AUBURN, Ala. (AP) No. 17 Texas A&M and Auburn have each faced a tough nonconference test and another one that wasn't so challenging.
Now, they get a chance to discover whether they've made some progress in the Southeastern Conference Western Division. The Tigers (1-1) and Aggies (2-0) open league play Saturday night at Jordan-Hare Stadium in a matchup of two teams who haven't fared so well in the SEC the past couple of seasons.
Auburn has lost three straight against Power 5 conference teams since beating Texas A&M last season. The Aggies, meanwhile, get another chance to prove that they've made progress both with quarterback Trevor Knight and as a defense after ranking among the SEC's worst at stopping the run in 2015.
The game ''will be another test cause that's basically where we are as team,'' Texas A&M coach Kevin Sumlin said. ''Everyone waiting to see who we are and what we can do. Our team enjoys that kind of attitude. That's been kind of the attitude about us since Week One.''
That's when the Aggies survived an overtime win over UCLA before routing Prairie View A&M 67-0. Auburn took No. 5 Clemson down to the wire in the opener before rolling over Arkansas State, 51-14.
Let the battle for SEC West positioning begin. Neither team has had a winning league record in the past two seasons.
Auburn is a slight favorite in the game, but the visiting team has won the last four meetings.
''It is a little weird,'' Auburn guard Alex Kozan said. ''Normally the home team advantage, but 2012 obviously that wasn't going to happen. (In) 2013 we kind of shocked them a little bit, 2014 they shocked us and then 2015 we got them again, so hopefully we can break that little weird streak.''
With a win, Texas A&M will have started 3-0 in three consecutive seasons for the first time since 1939-41.
Some things to watch when No. 17 Texas A&M and Auburn play on Saturday:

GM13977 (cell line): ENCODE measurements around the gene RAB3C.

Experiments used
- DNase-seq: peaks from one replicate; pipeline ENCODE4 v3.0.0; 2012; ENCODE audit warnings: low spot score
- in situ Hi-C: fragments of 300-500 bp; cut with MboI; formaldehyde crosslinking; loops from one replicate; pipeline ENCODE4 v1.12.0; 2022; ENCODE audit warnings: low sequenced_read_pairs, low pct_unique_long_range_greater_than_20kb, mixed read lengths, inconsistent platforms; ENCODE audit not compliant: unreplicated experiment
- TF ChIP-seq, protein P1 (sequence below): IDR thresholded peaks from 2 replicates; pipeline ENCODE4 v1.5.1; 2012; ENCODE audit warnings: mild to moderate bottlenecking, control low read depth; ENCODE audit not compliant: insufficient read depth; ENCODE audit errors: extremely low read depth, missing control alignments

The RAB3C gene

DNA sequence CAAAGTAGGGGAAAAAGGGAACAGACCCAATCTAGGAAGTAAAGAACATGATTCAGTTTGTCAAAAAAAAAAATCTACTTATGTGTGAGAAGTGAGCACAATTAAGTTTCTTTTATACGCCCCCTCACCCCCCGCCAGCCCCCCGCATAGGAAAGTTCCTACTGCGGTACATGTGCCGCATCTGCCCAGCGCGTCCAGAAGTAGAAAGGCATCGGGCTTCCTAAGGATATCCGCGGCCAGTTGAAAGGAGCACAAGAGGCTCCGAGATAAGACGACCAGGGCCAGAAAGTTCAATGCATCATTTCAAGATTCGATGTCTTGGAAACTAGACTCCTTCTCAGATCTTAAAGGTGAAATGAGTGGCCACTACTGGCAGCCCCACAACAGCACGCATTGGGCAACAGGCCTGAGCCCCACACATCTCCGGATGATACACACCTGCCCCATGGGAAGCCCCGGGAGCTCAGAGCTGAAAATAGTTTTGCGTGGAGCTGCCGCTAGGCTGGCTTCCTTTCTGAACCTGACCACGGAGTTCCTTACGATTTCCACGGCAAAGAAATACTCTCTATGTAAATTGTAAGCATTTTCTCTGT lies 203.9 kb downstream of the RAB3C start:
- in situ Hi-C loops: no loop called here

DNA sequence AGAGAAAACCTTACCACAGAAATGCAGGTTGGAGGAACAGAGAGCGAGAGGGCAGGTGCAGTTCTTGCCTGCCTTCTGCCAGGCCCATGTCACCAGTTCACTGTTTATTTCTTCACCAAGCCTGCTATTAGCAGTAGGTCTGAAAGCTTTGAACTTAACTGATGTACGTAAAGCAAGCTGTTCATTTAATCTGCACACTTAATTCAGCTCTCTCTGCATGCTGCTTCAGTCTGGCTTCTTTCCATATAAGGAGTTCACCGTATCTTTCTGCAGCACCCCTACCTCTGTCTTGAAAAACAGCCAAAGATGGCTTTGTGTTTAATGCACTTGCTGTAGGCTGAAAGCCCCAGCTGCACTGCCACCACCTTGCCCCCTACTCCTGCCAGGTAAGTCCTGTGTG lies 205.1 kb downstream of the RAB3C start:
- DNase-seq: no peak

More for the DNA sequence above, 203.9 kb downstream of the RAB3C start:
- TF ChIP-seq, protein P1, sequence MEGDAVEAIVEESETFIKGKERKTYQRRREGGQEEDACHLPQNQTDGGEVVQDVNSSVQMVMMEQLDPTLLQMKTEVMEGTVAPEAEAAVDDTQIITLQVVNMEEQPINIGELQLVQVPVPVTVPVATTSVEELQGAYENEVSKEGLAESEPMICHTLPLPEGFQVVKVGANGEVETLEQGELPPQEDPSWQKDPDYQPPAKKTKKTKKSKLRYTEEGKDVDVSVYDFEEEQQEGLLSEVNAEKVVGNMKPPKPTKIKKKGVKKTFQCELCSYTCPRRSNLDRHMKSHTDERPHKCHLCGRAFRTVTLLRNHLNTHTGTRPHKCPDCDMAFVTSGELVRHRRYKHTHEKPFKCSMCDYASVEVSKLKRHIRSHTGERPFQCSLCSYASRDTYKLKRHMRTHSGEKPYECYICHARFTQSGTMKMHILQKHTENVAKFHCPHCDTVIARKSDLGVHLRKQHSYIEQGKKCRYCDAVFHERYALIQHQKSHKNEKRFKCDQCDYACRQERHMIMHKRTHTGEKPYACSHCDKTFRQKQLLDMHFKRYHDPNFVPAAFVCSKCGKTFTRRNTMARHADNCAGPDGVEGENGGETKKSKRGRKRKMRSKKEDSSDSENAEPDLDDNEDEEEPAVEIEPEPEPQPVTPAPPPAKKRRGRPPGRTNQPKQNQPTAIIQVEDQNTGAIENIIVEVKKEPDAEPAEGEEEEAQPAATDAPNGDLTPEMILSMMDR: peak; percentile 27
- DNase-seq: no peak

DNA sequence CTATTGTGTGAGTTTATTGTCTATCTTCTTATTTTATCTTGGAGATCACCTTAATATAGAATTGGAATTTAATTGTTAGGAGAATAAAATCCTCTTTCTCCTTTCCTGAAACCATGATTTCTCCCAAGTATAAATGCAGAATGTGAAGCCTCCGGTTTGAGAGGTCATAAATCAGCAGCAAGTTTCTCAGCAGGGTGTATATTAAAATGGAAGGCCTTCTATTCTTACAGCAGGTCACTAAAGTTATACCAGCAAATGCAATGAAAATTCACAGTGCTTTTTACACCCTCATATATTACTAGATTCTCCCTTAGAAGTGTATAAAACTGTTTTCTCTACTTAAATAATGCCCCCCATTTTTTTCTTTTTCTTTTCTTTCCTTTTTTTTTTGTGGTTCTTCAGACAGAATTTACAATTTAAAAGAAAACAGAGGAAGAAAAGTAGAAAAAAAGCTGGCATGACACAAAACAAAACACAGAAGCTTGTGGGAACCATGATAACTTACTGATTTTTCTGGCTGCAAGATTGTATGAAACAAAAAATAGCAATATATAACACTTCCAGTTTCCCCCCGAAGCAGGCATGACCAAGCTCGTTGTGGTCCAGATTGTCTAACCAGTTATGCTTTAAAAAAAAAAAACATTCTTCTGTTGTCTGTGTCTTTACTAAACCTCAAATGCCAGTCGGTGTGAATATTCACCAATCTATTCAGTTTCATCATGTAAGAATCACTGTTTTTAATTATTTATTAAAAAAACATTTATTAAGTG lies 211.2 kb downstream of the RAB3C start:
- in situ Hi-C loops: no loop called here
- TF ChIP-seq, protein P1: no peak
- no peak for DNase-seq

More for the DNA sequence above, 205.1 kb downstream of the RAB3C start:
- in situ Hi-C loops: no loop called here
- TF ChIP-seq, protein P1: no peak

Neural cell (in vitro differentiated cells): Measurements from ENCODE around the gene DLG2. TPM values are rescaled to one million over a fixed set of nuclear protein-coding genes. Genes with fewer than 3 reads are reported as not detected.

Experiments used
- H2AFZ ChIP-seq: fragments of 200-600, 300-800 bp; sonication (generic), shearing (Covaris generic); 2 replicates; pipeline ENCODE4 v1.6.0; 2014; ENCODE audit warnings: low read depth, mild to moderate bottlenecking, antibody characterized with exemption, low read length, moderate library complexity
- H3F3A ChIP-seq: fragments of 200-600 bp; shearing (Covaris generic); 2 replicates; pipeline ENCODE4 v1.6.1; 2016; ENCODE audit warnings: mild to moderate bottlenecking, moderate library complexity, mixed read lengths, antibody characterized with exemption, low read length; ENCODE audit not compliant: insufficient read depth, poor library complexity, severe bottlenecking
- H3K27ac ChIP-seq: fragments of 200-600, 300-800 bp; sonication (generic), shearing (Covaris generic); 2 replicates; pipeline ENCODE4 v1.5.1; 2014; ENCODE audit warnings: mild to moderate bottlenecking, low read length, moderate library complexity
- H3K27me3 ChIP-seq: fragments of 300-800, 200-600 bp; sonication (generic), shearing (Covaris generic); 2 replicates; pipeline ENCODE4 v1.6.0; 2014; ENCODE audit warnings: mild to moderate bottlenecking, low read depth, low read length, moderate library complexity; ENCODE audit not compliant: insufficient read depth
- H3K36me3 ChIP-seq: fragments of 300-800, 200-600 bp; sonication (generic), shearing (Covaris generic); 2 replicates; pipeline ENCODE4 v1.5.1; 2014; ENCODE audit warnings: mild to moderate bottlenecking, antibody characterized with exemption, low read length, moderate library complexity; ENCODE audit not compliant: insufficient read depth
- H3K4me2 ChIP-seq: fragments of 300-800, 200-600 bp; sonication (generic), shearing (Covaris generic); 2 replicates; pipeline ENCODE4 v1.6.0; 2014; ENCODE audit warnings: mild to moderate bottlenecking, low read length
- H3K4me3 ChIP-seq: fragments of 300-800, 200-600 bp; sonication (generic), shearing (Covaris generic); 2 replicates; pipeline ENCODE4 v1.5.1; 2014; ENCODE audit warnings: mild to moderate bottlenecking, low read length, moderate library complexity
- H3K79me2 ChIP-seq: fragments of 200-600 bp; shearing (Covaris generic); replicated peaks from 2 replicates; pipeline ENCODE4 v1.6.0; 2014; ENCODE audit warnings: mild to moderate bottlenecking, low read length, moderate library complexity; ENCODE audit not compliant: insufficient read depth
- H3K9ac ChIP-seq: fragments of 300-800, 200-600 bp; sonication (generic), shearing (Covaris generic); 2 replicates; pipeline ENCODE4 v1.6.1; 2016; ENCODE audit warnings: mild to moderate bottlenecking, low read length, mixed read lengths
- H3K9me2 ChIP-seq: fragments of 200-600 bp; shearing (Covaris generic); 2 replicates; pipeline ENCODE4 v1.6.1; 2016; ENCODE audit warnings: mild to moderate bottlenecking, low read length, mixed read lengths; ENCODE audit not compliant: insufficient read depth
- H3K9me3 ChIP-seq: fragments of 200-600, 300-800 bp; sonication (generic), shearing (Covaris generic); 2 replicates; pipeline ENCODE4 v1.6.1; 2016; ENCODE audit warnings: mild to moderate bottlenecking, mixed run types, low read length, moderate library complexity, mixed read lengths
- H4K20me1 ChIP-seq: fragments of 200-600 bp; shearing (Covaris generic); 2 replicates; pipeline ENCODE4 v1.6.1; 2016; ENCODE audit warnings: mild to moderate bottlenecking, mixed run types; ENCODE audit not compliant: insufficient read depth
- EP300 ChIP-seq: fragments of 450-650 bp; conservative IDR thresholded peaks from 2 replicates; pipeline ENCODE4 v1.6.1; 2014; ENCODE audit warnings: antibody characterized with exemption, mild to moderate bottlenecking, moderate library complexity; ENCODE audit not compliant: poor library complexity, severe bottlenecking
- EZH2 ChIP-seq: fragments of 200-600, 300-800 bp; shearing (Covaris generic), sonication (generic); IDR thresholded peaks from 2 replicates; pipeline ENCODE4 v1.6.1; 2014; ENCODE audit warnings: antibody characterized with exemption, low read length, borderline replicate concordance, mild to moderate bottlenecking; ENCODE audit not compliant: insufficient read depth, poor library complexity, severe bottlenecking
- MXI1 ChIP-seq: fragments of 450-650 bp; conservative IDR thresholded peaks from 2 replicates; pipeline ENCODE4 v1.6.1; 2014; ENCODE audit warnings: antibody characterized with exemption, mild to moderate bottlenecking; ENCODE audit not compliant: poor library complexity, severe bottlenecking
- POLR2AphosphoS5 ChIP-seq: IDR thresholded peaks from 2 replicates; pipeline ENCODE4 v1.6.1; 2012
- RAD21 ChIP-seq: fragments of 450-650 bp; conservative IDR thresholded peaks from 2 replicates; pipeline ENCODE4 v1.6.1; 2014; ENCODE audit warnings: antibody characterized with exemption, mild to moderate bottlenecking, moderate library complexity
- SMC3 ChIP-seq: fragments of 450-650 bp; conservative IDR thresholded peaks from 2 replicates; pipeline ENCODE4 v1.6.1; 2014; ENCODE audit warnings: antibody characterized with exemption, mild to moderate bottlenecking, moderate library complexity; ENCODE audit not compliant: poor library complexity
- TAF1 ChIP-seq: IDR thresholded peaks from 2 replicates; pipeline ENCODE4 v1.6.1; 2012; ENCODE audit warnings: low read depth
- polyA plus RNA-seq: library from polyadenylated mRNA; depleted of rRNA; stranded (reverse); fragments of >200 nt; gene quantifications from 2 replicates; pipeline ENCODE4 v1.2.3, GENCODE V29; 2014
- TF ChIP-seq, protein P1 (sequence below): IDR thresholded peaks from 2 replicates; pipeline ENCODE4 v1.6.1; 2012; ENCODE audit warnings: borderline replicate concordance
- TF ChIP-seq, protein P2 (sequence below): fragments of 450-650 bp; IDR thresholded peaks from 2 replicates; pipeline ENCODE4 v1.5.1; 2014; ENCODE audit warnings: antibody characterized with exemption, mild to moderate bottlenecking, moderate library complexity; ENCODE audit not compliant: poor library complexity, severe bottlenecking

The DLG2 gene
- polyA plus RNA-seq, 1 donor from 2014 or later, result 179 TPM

BLOCKING GARRETT: Texas A&M defensive end Myles Garrett has one sack in the first two games, but Auburn knows how formidable a pass rusher he is and has two new starting tackles. ''It pretty much looks like he was created in a video game to rush the passer,'' Tigers guard Alex Kozan said. ''He's long, athletic and he can bend.''
DEFENDING AUBURN'S RUN: Coach Gus Malzahn's Tigers racked up 462 rushing yards in last week's win over Arkansas State, with tailbacks Kerryon Johnson and Kamryn Pettway both topping 120 yards. Texas A&M has allowed 2.3 yards per carry through two games.
''What you saw from UCLA was downhill lead, power team and toss,'' Sumlin said. ''Different run attack than a Gus Malzahn team. More of a misdirection. Don't get it confused. It's a power attack. But it's power and misdirection and get your eyes somewhere. You have to have lot of eye discipline.''
QB STABILITY: Both Knight and Auburn's Sean White appear to have stabilized the quarterback situations. They've also each flashed some running ability. White was one of just three Auburn quarterbacks to play against Clemson in Malzahn's failed experiment but clearly is the No. 1 guy now, with John Franklin III so far used as essentially a Wildcat QB.
FACING AGGIES WRS: Clemson's Mike Williams burned Auburn's secondary down the field a number of times, and Texas A&M presents even more receiving threats with Christian Kirk, Josh Reynolds, Ricky Seals-Jones and others.
PETTWAY'S ENCORE: Pettway hadn't logged a carry for Auburn before last week's 15-carry, 152-yard coming out party. The 6-foot, 240-pounder provides a definite change of pace to the smaller Johnson but hasn't had a shot at an SEC defense yet.
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